A framework for pharmaceutical value-based innovations

Tehseen Salimi, Jean Pierre Lehner, Robert S. Epstein, Sean R. Tunis

Research output: Contribution to journalArticlepeer-review

Abstract

The rapidity of change and increasing complexity of todays healthcare environment dictates that pharmaceutical companies refine their drug development process to ensure that products provide maximal value to consumers. Innovation should receive the support and encouragement it deserves but the balance between cost of therapy and enhanced benefits to the end users, the patients, must not be compromised. The health or quality-of-life outcomes that therapies are likely to achieve need to be clearly stated for patients so they know what to expect before beginning treatment. A drug development program that incorporates principles of 'patient-centered medicine early on can help define the true value of a health technology. This demands not only demonstrating value as measured by actual patient experience and patient-reported outcomes, but understanding the unmet needs of multiple stakeholders: what is their perception of what represents value? What factors impact healthcare coverage decisions? In this paper, we describe an illustrative framework designed to weave 'patient-centric medical and real-world evidence into the phases of research and development. This evidence and value development framework works iteratively, providing useful insights parallel to product development from early phase to life-cycle management while forming a progressive evidence chain throughout the phases of research and development. This in turn leads to the creation of value-based innovation with robust foundational evidence for clinical decisions, postlaunch coverage and reimbursement evaluations.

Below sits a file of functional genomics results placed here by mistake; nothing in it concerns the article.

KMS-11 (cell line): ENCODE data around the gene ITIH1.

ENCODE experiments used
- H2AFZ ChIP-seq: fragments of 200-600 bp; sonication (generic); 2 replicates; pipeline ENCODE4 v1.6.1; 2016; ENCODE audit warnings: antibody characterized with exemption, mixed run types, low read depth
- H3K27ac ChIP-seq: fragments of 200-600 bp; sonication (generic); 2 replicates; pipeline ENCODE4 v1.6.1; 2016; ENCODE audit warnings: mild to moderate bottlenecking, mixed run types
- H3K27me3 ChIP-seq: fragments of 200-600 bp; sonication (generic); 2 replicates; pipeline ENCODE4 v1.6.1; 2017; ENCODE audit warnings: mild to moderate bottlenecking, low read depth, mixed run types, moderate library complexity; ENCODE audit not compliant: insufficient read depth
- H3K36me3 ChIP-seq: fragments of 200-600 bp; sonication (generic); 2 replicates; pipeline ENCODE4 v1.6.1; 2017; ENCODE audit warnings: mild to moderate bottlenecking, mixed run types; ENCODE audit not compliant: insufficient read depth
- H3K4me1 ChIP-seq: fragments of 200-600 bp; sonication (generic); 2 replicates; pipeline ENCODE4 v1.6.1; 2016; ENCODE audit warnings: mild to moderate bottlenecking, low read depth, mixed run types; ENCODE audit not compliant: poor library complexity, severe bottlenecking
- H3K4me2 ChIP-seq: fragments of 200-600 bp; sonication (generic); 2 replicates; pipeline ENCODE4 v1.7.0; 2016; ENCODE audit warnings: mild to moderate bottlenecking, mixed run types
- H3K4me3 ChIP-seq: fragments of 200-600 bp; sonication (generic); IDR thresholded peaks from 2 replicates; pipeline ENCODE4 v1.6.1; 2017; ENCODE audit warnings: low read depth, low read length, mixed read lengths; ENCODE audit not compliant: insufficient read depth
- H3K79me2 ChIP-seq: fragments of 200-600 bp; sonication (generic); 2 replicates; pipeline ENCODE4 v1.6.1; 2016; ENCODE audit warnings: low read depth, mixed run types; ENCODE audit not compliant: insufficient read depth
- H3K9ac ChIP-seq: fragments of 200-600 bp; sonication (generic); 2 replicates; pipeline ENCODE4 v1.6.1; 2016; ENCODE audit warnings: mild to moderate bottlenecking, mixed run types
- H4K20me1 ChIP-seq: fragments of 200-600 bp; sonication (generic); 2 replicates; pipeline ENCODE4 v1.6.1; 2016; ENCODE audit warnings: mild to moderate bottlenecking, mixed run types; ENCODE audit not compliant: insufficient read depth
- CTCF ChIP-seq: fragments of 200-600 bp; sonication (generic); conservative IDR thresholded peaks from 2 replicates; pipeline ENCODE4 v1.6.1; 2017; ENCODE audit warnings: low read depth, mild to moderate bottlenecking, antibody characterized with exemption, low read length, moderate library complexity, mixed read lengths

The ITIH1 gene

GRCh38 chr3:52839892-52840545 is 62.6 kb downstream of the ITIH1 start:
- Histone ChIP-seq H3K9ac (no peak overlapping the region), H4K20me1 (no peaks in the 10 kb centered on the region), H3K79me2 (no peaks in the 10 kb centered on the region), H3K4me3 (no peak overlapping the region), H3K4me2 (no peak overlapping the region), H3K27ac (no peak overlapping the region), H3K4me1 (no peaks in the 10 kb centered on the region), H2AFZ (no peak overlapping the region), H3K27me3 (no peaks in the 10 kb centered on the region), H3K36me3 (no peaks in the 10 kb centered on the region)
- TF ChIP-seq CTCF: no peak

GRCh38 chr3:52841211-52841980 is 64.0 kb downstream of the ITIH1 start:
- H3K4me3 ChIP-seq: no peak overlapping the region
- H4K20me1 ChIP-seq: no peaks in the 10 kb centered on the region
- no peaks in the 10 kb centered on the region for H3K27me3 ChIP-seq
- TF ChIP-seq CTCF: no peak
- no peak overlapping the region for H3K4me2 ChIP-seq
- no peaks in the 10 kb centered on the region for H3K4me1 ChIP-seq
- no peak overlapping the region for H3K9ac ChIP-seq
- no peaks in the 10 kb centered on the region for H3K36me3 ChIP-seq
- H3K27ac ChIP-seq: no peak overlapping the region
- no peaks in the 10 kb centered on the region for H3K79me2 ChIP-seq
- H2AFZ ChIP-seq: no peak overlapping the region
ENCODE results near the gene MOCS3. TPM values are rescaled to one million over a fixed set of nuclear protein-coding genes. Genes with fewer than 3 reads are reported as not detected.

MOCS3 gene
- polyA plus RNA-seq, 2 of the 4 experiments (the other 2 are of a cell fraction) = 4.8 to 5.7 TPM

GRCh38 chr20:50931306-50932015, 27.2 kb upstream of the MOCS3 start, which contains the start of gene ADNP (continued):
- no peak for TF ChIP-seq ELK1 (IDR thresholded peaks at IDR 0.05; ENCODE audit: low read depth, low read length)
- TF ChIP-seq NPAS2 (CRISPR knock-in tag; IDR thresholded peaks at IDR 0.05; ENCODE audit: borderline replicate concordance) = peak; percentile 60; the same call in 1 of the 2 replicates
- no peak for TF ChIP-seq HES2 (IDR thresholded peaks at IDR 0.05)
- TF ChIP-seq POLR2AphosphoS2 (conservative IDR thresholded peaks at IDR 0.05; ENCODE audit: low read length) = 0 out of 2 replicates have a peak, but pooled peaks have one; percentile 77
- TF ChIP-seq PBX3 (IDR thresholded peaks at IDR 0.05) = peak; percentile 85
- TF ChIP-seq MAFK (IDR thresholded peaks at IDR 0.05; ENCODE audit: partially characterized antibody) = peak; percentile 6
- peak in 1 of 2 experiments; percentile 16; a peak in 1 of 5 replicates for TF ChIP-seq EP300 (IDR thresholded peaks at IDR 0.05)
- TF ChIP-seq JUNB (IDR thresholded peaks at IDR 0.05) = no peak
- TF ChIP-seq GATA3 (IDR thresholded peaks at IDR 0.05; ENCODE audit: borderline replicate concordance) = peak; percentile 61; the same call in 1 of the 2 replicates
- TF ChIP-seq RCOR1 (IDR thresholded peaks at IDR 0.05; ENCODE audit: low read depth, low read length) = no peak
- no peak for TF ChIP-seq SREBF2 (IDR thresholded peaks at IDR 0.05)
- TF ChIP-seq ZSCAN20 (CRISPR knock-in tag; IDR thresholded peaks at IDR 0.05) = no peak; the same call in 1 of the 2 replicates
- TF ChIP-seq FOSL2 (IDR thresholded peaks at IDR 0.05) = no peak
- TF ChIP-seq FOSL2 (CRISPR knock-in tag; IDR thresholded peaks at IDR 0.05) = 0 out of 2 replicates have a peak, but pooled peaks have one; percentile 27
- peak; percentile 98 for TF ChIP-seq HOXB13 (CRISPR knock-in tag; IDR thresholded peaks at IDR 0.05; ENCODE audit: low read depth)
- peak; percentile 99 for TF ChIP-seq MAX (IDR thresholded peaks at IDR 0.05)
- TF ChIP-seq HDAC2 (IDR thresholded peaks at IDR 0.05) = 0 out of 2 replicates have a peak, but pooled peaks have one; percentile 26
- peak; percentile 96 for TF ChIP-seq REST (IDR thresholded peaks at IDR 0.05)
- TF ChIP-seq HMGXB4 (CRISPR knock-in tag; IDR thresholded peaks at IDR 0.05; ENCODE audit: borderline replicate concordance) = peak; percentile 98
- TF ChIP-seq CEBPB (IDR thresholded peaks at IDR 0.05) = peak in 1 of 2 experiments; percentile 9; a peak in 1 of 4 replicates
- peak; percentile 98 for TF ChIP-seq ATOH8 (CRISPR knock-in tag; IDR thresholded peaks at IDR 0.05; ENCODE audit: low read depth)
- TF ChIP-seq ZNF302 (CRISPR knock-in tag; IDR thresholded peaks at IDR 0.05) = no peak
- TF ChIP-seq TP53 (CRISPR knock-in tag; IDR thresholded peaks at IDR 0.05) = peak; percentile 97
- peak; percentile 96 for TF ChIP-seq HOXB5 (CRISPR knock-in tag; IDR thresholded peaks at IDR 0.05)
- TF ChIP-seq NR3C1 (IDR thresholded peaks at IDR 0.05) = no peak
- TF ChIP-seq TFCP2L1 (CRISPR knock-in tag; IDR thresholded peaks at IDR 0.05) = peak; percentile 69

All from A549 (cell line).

Original languageEnglish (US)
Pages (from-to)3-7
Number of pages5
JournalJournal of Comparative Effectiveness Research
Volume1
Issue number1 SUPPL.1
DOIs
StatePublished - Jan 2012
Externally publishedYes

Keywords

  • bench to bedside
  • drug development
  • evidence gaps
  • health technology assessment
  • innovation
  • patient-centered outcomes
  • relative value

ASJC Scopus subject areas

  • Health Policy

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